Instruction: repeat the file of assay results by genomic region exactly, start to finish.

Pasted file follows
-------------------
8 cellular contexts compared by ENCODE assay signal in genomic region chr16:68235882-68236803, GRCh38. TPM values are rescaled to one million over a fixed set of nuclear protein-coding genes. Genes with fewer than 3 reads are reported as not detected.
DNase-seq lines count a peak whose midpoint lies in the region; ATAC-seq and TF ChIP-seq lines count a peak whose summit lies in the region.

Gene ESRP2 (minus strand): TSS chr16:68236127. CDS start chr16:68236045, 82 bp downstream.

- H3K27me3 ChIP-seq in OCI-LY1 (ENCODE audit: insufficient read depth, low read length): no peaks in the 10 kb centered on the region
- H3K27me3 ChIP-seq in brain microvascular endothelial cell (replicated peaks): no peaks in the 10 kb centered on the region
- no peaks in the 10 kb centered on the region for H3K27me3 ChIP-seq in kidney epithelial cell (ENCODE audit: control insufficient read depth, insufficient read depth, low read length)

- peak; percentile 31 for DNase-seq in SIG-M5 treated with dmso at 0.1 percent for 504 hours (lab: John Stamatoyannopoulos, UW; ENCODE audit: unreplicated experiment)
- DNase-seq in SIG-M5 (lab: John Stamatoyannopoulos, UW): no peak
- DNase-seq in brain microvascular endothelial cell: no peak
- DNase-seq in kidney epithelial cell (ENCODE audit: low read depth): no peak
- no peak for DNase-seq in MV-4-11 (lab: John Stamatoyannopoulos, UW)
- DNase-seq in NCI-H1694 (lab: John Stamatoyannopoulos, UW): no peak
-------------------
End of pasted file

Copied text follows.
8 cellular contexts compared by ENCODE assay signal in genomic region chr16:68235882-68236803, GRCh38. TPM values are rescaled to one million over a fixed set of nuclear protein-coding genes. Genes with fewer than 3 reads are reported as not detected.
DNase-seq lines count a peak whose midpoint lies in the region; ATAC-seq and TF ChIP-seq lines count a peak whose summit lies in the region.

Gene ESRP2 (minus strand): TSS chr16:68236127. CDS start chr16:68236045, 82 bp downstream.

- H3K27me3 ChIP-seq in OCI-LY1 (ENCODE audit: insufficient read depth, low read length): no peaks in the 10 kb centered on the region
- H3K27me3 ChIP-seq in brain microvascular endothelial cell (replicated peaks): no peaks in the 10 kb centered on the region
- no peaks in the 10 kb centered on the region for H3K27me3 ChIP-seq in kidney epithelial cell (ENCODE audit: control insufficient read depth, insufficient read depth, low read length)

- peak; percentile 31 for DNase-seq in SIG-M5 treated with dmso at 0.1 percent for 504 hours (lab: John Stamatoyannopoulos, UW; ENCODE audit: unreplicated experiment)
- DNase-seq in SIG-M5 (lab: John Stamatoyannopoulos, UW): no peak
- DNase-seq in brain microvascular endothelial cell: no peak
- DNase-seq in kidney epithelial cell (ENCODE audit: low read depth): no peak
- no peak for DNase-seq in MV-4-11 (lab: John Stamatoyannopoulos, UW)
- DNase-seq in NCI-H1694 (lab: John Stamatoyannopoulos, UW): no peak